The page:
The alt-weekly Seattle Stranger is getting pissed at hometown company Amazon.com for not giving it up for the arts scene, as is the local custom.
Most Seattle companies contribute a lot of money—a lot of money—to the Seattle arts scene. It's considered being a good neighbor. It's not mandatory, but it is, at the very least, polite, and it's a necessary kindness, because taxpayer funds to the arts are slim and most arts organizations wouldn't be able to operate without these giant windfalls from corporate philanthropy.
Attend virtually any play and before the curtain rises, you'll hear a long list of major contributors that include companies like Microsoft, which has given to the Seattle arts scene for decades now. Boeing, though its corporate headquarters have moved to Chicago, is still one of the biggest contributors to Seattle arts events, and it also has an employee matching donation program, much of which goes to the arts.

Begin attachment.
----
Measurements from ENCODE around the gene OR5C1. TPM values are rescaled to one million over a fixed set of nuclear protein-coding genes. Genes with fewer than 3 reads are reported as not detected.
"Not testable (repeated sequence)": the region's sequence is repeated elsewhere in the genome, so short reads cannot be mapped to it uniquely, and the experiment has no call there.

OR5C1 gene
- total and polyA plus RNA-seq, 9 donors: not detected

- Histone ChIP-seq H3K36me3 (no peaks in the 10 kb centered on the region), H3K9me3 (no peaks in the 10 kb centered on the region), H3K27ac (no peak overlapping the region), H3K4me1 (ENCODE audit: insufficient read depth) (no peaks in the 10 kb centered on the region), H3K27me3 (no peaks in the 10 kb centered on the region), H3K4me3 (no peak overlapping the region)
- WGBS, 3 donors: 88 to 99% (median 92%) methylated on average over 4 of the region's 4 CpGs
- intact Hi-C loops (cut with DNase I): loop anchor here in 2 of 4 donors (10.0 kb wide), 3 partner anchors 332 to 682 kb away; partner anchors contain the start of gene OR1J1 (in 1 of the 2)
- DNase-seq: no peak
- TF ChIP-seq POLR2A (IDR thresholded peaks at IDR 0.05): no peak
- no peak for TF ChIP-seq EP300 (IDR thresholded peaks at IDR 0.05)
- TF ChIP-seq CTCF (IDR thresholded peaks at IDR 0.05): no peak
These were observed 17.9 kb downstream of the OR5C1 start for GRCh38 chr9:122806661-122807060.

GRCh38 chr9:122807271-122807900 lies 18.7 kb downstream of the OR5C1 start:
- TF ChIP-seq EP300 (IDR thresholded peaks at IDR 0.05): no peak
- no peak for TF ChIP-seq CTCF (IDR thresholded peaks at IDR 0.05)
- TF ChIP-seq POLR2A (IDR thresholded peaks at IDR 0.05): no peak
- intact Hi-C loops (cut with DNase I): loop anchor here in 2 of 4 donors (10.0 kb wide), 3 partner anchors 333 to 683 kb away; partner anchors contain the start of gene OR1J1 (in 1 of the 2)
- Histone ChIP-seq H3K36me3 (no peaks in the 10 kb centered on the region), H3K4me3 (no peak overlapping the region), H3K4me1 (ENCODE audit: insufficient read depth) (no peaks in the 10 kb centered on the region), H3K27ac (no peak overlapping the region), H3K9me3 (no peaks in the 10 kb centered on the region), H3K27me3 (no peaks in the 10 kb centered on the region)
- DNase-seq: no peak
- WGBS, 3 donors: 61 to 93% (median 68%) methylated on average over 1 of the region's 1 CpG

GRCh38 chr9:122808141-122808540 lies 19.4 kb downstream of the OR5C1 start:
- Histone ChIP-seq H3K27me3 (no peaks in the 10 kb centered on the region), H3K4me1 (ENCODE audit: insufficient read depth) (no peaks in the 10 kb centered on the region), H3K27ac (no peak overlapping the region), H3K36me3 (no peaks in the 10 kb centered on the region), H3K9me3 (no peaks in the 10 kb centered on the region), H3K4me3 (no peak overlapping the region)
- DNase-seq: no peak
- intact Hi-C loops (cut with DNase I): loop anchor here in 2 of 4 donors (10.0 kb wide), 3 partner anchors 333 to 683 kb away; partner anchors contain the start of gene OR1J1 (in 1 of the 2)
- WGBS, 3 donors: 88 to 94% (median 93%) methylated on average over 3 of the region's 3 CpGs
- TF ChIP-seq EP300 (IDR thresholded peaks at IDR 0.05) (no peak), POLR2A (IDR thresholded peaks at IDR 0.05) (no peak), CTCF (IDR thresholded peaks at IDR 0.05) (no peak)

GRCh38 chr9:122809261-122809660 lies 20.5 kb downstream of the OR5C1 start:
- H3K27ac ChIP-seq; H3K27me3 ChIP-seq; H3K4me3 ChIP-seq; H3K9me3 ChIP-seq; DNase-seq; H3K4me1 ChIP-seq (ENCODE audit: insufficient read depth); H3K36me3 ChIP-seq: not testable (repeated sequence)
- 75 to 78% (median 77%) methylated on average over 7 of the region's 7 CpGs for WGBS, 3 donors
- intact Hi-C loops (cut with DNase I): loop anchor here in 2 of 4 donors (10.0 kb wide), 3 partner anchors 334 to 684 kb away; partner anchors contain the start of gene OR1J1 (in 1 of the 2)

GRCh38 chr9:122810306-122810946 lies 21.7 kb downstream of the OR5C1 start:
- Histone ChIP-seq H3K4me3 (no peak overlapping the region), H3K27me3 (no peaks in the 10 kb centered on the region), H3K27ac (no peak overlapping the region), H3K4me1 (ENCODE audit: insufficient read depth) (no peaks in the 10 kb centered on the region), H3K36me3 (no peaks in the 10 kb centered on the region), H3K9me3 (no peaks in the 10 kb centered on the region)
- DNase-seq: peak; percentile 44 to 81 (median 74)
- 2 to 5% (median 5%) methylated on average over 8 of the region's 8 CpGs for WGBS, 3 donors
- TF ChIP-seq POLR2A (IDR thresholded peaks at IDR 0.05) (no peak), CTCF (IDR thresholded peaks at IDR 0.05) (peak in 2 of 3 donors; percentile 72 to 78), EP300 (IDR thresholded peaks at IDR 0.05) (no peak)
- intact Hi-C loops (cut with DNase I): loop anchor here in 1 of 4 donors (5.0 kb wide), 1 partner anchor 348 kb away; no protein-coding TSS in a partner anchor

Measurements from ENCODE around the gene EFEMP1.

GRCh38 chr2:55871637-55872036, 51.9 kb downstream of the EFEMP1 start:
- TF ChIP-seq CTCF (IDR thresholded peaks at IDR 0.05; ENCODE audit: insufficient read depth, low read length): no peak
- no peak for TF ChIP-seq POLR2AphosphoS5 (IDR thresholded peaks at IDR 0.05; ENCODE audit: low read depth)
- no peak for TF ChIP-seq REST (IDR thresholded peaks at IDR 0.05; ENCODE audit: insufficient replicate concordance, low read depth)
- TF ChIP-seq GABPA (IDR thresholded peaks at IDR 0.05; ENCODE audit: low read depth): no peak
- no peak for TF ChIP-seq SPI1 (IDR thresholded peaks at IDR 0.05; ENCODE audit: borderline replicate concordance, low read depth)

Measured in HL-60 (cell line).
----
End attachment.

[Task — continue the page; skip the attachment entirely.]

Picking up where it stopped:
Starbucks doesn't do quite as much as Boeing or Microsoft, but the corporation still contributes thousands on thousands of dollars to Seattle Theatre Group and Seattle Parks and Recreation and other nonprofits. The Starbucks Foundation, too, has contributed $22 million in grants to promote literacy and small entrepreneurs worldwide. Alaska Airlines contributes thousands of dollars to organizations in Seattle and Alaska.
Amazon, which posted a $476 million profit last year, has refused to return repeated e-mails and calls from The Stranger about the company's seemingly nonexistent contributions to the Seattle arts scene. Internet searches for any sign of philanthropy on behalf of the company prove fruitless. Lists of donors for organizations like the Paramount Theatre, the Seattle Art Museum, the Pacific Northwest Ballet, and the Experience Music Project read like a who's who of local corporations: Every major bank is represented and even national chains with a significant local presence like Macy's are major contributors.
Well, if they just don't do any philanthropy, then I can't get so worked up about dissing the fine Seattle theatre scene. What I actually take away from this article is how much so many of the other corporations there do support it!